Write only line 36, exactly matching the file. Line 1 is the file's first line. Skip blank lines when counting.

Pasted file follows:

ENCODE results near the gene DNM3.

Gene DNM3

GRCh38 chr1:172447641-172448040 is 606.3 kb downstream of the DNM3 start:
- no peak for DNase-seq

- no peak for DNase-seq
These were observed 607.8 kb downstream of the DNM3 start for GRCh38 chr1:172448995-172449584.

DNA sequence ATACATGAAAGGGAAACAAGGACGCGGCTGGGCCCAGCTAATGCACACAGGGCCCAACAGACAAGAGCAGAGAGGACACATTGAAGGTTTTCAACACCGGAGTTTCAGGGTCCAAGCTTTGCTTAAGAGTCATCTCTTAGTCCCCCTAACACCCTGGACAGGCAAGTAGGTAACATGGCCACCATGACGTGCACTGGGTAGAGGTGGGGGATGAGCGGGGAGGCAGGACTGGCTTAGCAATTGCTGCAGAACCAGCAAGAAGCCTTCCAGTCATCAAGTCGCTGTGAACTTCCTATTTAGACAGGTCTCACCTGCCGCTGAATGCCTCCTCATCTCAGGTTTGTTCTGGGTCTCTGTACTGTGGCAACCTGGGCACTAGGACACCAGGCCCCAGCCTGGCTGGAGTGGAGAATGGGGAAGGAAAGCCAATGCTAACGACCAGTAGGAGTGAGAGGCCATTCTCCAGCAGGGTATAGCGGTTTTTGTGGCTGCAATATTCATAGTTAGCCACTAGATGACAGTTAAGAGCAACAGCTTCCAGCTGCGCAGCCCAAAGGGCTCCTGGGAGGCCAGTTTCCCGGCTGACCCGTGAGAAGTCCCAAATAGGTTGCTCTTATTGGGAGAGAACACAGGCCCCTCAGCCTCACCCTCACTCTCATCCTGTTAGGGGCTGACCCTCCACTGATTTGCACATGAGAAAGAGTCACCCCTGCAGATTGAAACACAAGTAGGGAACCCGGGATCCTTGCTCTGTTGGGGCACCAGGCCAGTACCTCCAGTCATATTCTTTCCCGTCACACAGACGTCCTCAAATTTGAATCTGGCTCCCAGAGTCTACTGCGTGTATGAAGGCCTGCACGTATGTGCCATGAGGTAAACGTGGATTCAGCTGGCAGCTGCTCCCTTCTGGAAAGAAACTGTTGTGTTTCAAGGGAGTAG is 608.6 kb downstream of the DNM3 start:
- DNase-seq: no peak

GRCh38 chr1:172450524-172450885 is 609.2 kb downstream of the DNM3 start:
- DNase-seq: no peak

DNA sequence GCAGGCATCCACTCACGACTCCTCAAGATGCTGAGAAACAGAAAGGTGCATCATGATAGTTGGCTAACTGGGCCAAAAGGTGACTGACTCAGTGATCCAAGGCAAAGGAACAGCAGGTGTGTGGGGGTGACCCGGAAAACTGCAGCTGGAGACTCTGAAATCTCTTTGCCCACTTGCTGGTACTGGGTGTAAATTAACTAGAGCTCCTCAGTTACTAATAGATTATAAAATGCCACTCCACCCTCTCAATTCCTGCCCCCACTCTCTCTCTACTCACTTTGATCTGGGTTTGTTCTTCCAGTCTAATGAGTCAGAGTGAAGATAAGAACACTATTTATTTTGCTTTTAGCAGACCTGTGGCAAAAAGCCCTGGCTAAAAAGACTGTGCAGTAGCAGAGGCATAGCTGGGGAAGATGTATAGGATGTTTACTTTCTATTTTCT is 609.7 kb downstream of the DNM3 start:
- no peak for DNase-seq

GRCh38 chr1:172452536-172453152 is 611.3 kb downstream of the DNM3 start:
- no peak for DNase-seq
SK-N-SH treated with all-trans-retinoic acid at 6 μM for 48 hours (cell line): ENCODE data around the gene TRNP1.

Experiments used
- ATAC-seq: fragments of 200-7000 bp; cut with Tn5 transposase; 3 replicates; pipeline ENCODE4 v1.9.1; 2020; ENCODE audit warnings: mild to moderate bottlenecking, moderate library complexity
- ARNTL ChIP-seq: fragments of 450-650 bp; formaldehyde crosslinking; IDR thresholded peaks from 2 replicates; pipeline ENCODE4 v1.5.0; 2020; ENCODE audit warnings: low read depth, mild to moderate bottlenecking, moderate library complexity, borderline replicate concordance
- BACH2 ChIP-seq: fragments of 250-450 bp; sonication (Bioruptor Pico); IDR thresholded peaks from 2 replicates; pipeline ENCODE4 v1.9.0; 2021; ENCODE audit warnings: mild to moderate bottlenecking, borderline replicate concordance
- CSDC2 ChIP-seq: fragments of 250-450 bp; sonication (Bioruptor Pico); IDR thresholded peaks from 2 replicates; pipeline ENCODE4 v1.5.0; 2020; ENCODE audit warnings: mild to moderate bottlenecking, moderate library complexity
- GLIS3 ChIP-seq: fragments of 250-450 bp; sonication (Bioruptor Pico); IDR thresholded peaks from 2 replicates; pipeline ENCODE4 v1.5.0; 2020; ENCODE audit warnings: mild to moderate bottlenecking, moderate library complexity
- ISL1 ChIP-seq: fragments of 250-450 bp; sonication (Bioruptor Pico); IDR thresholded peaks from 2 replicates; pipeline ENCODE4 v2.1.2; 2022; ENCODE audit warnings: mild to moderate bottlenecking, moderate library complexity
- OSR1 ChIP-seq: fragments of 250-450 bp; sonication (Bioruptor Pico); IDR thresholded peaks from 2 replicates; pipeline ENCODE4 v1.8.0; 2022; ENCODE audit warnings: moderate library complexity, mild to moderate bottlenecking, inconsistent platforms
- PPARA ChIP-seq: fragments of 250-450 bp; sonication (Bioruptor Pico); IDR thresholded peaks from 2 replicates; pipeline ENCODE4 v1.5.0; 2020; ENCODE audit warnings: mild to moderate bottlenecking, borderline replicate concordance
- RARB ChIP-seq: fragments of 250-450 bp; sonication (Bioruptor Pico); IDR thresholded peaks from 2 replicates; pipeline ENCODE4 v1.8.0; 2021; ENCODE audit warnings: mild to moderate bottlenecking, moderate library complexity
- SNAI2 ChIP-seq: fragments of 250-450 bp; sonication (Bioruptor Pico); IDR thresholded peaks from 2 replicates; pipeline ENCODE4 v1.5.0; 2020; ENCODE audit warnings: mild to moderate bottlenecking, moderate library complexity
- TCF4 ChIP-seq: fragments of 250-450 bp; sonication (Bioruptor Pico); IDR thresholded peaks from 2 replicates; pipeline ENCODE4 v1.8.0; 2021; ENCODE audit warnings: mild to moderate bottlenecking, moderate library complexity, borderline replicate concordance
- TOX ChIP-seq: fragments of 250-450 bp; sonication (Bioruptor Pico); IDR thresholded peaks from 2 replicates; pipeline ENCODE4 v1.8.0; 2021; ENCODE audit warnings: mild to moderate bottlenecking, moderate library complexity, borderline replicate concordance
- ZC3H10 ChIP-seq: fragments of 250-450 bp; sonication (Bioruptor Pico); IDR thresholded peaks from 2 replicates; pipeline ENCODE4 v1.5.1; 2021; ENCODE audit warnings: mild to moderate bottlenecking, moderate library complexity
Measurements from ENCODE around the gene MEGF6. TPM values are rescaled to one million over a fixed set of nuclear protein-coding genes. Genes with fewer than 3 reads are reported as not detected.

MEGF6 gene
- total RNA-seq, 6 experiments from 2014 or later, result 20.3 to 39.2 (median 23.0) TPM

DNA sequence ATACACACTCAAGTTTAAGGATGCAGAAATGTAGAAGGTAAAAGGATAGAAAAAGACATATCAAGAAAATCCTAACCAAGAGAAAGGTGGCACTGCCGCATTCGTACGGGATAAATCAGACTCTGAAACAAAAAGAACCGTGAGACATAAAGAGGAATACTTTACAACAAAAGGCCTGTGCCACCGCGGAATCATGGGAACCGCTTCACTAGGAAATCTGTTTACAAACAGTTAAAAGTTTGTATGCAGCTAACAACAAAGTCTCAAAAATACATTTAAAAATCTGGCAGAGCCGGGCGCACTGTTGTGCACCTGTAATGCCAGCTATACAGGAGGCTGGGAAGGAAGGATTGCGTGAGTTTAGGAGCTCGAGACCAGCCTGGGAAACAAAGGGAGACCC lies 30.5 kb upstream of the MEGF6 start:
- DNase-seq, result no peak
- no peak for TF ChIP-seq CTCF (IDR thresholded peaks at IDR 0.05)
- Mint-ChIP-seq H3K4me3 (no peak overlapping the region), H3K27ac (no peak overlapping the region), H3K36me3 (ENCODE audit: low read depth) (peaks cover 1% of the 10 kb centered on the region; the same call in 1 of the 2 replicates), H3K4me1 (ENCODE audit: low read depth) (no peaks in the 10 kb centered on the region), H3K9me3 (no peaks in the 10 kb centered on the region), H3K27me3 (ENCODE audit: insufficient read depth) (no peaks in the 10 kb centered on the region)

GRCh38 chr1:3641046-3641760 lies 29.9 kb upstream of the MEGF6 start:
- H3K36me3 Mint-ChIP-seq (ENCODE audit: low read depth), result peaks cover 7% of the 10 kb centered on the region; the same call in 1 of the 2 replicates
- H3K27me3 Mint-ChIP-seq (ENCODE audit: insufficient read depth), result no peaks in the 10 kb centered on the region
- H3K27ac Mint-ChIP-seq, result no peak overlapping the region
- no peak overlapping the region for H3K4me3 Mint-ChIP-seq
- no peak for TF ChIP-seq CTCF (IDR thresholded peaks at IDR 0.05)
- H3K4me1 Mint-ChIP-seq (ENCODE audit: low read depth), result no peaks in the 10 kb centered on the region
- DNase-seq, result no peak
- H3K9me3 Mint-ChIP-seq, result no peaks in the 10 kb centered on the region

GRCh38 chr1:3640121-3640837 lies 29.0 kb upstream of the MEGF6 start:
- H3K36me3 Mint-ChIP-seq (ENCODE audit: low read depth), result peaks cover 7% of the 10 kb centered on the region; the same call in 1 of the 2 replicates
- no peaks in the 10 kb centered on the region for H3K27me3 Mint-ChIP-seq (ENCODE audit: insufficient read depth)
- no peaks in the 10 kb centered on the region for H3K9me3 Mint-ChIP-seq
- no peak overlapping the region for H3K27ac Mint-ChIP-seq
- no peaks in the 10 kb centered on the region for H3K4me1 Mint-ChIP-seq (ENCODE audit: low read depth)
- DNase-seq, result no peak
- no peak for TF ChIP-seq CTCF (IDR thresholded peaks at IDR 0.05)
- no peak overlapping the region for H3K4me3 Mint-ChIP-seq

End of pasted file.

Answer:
- Mint-ChIP-seq H3K4me3 (no peak overlapping the region), H3K27ac (no peak overlapping the region), H3K36me3 (ENCODE audit: low read depth) (peaks cover 1% of the 10 kb centered on the region; the same call in 1 of the 2 replicates), H3K4me1 (ENCODE audit: low read depth) (no peaks in the 10 kb centered on the region), H3K9me3 (no peaks in the 10 kb centered on the region), H3K27me3 (ENCODE audit: insufficient read depth) (no peaks in the 10 kb centered on the region)